Nuclear plant

Consumer Watchdogs Criticize Proposed Deal To Shorten The Subsidy For Ginna Nuclear Reactor, Saying It Doesn’t Go Far Enough



October 21, 2015

A deal has been reached by some parties to shorten the duration of the proposed subsidy for the Ginna nuclear reactor, owned by Constellation Energy Nuclear Group and located near Rochester, NY. The proposed agreement was filed today on behalf of Rochester Gas and Electric Corporation (“RG&E”), Ginna Nuclear Power Plant, LLC (“Ginna”), New York Department of Public Service Staff, Utility Intervention Unit, and Multiple Intervenors for consideration by the New York Public Service Commission and the Federal Energy Regulatory Commission.

Alliance for a Green Economy (AGREE) and Citizens’ Environmental Coalition (CEC) are active parties in the case, but oppose the proposed bailout of Ginna and aspects of the proposed deal. The two groups say the deal is an improvement over the original proposed contract for reliability support filed in the case, but they oppose the agreement because it does not do enough to protect consumers and the environment.

The agreement contains the following elements:

  • The duration of the subsidy for Ginna is cut from the original 3.5 years to just 2 years. Instead of ending in September of 2018, the subsidy will end in March 2017.
  • RG&E will not charge customers for the full cost of the subsidy. Electricity rates will go up, but not as much as had been proposed. The balance of the subsidy will be paid from customer credits RG&E is holding already from excess charges in the past.
  • RG&E will perform a new, more detailed reliability study to determine whether RG&E’s proposed transmission alternative is adequate to replace the Ginna plant and whether other alternatives may be needed also. Many parties had serious reservations about the original reliability study that was used to justify the bailout.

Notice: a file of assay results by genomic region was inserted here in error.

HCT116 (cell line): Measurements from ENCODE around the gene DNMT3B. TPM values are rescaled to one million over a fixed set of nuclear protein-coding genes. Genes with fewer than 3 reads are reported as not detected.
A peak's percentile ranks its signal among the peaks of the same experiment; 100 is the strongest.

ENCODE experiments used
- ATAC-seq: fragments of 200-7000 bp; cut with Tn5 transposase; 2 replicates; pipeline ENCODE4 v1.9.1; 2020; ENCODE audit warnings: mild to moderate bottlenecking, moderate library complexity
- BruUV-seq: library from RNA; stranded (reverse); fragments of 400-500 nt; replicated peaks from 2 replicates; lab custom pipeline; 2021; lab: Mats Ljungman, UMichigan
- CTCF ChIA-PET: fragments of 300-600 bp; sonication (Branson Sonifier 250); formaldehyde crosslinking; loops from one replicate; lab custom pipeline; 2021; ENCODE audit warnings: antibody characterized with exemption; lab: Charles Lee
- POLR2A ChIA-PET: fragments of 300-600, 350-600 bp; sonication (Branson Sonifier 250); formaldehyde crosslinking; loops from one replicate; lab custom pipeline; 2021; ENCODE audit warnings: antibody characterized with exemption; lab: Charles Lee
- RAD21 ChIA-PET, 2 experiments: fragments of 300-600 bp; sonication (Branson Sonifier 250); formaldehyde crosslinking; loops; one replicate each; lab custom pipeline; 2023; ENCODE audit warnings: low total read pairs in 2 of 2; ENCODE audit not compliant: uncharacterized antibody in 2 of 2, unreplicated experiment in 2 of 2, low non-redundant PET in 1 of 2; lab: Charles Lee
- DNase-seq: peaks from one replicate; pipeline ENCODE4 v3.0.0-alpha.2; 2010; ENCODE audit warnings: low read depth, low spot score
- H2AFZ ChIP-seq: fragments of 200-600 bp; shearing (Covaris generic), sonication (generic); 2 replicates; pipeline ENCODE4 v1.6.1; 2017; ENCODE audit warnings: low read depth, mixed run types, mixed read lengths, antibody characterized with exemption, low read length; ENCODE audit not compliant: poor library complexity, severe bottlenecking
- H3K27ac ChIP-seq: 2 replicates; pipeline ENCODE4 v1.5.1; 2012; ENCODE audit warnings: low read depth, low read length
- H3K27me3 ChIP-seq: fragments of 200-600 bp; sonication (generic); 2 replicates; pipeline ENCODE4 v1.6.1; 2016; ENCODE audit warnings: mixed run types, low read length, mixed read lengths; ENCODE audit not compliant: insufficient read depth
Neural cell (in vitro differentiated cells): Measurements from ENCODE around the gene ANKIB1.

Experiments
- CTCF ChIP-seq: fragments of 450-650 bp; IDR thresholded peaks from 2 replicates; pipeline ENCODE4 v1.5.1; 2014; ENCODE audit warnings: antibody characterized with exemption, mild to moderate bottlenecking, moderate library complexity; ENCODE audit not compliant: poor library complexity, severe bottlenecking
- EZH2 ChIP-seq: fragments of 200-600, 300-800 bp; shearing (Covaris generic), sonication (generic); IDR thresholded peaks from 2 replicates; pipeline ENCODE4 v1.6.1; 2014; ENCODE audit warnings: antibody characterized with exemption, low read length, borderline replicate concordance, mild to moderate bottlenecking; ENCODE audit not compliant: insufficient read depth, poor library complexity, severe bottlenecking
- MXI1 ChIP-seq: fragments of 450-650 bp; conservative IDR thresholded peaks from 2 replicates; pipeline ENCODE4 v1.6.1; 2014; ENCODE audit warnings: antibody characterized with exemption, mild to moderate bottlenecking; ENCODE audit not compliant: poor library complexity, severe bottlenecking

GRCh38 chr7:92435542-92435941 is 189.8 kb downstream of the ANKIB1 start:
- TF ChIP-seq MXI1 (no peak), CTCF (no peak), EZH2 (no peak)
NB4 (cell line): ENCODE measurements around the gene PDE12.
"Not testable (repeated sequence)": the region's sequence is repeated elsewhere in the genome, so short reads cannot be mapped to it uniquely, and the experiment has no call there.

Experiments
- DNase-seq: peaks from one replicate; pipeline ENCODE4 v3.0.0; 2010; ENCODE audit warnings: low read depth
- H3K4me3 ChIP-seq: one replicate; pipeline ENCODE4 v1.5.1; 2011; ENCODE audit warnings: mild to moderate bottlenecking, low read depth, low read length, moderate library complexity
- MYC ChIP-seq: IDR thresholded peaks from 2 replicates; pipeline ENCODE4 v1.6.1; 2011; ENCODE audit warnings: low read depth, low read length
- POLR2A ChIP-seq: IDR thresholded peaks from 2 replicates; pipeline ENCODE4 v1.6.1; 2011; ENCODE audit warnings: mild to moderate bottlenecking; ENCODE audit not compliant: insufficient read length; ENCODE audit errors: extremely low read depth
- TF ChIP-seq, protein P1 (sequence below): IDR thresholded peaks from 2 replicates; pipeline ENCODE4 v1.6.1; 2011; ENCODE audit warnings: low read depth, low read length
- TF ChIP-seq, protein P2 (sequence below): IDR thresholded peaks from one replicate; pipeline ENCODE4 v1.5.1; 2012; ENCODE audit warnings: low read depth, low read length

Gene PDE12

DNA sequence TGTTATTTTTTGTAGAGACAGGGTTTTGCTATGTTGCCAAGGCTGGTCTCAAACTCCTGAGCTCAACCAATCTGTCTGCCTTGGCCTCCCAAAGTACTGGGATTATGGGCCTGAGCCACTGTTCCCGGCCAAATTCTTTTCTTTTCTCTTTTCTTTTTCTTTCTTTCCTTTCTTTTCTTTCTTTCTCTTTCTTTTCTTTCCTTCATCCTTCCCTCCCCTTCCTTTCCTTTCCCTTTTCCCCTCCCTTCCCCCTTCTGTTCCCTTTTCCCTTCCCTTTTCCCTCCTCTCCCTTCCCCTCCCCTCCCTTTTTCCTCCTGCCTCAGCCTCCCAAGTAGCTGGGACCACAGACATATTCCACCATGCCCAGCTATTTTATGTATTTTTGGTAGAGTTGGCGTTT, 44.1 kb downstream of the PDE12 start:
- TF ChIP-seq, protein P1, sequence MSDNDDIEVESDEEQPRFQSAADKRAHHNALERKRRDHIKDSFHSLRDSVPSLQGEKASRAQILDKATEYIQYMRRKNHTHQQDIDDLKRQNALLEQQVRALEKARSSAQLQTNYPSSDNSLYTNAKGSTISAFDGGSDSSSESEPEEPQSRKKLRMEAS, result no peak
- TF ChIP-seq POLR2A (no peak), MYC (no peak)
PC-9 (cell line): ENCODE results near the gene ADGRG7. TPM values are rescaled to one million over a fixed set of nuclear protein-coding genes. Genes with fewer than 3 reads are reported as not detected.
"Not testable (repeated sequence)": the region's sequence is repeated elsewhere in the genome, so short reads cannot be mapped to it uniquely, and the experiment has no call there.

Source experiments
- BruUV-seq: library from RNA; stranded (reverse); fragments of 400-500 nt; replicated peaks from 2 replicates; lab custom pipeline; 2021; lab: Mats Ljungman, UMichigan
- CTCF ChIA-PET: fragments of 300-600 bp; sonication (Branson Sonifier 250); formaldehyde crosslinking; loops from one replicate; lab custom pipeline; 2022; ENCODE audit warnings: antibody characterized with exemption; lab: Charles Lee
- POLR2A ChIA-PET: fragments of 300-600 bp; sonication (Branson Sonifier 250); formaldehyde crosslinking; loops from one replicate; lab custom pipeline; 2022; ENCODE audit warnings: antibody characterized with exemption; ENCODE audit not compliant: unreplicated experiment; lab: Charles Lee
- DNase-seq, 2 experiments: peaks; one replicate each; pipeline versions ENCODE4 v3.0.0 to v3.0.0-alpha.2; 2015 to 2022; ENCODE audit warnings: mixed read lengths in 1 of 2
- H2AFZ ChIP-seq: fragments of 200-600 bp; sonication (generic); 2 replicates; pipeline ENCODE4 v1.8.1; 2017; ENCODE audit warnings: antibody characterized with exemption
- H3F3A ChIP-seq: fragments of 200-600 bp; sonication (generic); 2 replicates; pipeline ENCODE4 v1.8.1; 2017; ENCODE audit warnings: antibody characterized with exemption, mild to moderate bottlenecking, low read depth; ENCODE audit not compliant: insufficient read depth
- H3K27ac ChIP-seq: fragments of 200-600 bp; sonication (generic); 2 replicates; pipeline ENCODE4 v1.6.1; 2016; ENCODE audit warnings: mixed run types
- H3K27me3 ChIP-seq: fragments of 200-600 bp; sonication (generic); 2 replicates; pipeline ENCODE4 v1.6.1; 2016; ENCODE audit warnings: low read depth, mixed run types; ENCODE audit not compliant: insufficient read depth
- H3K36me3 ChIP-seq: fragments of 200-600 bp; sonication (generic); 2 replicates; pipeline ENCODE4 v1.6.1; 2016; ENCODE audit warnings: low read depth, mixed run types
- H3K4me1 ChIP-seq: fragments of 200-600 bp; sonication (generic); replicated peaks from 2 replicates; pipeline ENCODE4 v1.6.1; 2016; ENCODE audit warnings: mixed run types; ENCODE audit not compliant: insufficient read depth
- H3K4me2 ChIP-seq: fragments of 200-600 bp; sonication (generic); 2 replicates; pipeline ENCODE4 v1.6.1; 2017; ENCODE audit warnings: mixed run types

AGREE and CEC released the following statement:

“The proposed agreement is better than the original bad deal that RG&E and Constellation tried to ram through before anyone could take a hard look. We are pleased to see the duration of the subsidy cut significantly, and the new reliability study will look at factors that should have been considered all along. This is a much better outcome for consumers and the environment than the first proposal.

“However, the proposed agreement fails to protect consumers and the environment on two accounts. First, the burden for RG&E’s bad planning is being put completely on customers. Even though RG&E had ample warning since early 2013 of Ginna’s financial challenges, the utility did nothing for a year and half to get alternatives lined up to replace Ginna. The utility’s failure to act proactively will now cost its customers millions of dollars a year, yet RG&E’s shareholders will pay nothing toward the costs of the subsidy. Proper planning is a utility obligation and consumers should not bear this unjust cost burden. We call on the PSC to hold RG&E financially accountable for its failure to act in a timely manner.

“Second, the agreement contains no commitments from Constellation in regards to responsibly decommissioning the Ginna reactor. Since closure is imminent, it’s critically important for New York’s leadership to get an agreement from the owners that it will begin an immediate, careful and thorough decommissioning process upon shutting down Ginna – one that protects workers and the local community from radiation exposure and a legacy of toxic and radioactive waste. We have called on Governor Cuomo and the Public Service Commission throughout this case to negotiate with Exelon/Constellation over these issues. Doing so could guarantee jobs for a large portion of Ginna’s workforce even after the reactor closes and could ensure that owners don’t mothball the site for decades to avoid cleanup.

“We will be working in the coming months to support the positive aspects of the joint agreement, while pushing the state and federal agencies to go further so that consumers and the environment are truly protected in the outcome of this case.”

The proposed agreement was the result of months of negotiations among groups and public agencies involved in the case. It will now be the subject of public comments and an evidentiary hearing. Ultimately, the NY Public Service Commission and the Federal Energy Regulatory Commission will both have to approve the deal before it can go into effect.

The Joint Proposal can be found online here:{DF406288-FB6B-4540-BB0C-2EF3CCC0ECD6}

Contact Jessica Azulay
Alliance for a Green Economy
(917) 697-4472